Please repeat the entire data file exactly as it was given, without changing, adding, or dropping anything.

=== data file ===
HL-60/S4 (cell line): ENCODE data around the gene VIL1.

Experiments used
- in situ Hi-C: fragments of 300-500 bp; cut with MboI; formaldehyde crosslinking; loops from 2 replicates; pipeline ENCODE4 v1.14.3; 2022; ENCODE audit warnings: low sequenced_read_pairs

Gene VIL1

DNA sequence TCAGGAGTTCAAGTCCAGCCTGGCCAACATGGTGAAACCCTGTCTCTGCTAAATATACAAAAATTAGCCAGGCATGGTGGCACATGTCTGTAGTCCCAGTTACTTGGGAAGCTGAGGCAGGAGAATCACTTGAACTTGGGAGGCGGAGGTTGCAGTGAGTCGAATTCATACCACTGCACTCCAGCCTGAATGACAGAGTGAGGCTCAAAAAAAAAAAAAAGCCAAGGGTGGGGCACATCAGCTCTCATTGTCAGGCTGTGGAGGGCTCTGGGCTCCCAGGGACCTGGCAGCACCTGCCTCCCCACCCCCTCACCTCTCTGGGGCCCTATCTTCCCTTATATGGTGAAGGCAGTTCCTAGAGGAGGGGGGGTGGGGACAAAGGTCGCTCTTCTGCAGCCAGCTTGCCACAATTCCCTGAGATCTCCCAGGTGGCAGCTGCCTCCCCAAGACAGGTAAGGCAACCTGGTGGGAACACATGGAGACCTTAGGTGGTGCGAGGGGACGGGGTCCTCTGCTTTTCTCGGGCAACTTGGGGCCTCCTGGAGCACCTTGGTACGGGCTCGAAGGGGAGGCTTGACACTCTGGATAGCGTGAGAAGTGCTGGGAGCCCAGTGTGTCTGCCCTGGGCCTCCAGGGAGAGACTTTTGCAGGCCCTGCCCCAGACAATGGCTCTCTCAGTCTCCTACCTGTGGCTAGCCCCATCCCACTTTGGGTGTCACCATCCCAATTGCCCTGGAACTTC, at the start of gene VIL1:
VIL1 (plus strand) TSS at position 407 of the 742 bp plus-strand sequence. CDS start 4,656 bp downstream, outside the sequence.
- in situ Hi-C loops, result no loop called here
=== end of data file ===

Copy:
HL-60/S4 (cell line): ENCODE data around the gene VIL1.

Experiments used
- in situ Hi-C: fragments of 300-500 bp; cut with MboI; formaldehyde crosslinking; loops from 2 replicates; pipeline ENCODE4 v1.14.3; 2022; ENCODE audit warnings: low sequenced_read_pairs

Gene VIL1

DNA sequence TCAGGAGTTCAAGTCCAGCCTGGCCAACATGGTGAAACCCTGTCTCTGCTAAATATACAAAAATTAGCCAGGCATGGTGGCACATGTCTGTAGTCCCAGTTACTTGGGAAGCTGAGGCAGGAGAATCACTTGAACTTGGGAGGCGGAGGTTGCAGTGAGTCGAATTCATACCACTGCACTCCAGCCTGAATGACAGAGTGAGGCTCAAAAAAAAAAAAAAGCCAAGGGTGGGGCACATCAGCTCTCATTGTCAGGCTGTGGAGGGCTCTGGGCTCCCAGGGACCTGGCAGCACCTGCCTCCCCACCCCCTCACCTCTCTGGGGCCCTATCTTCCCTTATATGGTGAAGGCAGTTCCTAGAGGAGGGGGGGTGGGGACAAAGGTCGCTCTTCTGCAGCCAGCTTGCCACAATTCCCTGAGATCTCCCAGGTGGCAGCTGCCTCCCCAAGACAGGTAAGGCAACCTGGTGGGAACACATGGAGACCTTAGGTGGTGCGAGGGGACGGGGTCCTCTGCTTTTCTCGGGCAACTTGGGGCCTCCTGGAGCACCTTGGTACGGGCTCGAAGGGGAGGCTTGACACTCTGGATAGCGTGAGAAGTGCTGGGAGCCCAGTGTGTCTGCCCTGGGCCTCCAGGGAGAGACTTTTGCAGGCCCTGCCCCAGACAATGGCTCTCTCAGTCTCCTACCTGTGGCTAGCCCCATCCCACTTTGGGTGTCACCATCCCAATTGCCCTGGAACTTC, at the start of gene VIL1:
VIL1 (plus strand) TSS at position 407 of the 742 bp plus-strand sequence. CDS start 4,656 bp downstream, outside the sequence.
- in situ Hi-C loops, result no loop called here